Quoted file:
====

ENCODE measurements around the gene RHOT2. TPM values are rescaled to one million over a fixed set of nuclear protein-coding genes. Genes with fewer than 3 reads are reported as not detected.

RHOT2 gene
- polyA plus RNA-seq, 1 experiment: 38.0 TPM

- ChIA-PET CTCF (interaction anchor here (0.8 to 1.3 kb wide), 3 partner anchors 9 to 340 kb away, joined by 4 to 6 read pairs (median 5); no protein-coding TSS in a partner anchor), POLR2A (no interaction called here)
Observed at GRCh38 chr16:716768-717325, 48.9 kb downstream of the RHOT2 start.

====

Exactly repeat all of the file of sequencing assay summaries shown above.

ENCODE measurements around the gene RHOT2. TPM values are rescaled to one million over a fixed set of nuclear protein-coding genes. Genes with fewer than 3 reads are reported as not detected.

RHOT2 gene
- polyA plus RNA-seq, 1 experiment: 38.0 TPM

- ChIA-PET CTCF (interaction anchor here (0.8 to 1.3 kb wide), 3 partner anchors 9 to 340 kb away, joined by 4 to 6 read pairs (median 5); no protein-coding TSS in a partner anchor), POLR2A (no interaction called here)
Observed at GRCh38 chr16:716768-717325, 48.9 kb downstream of the RHOT2 start.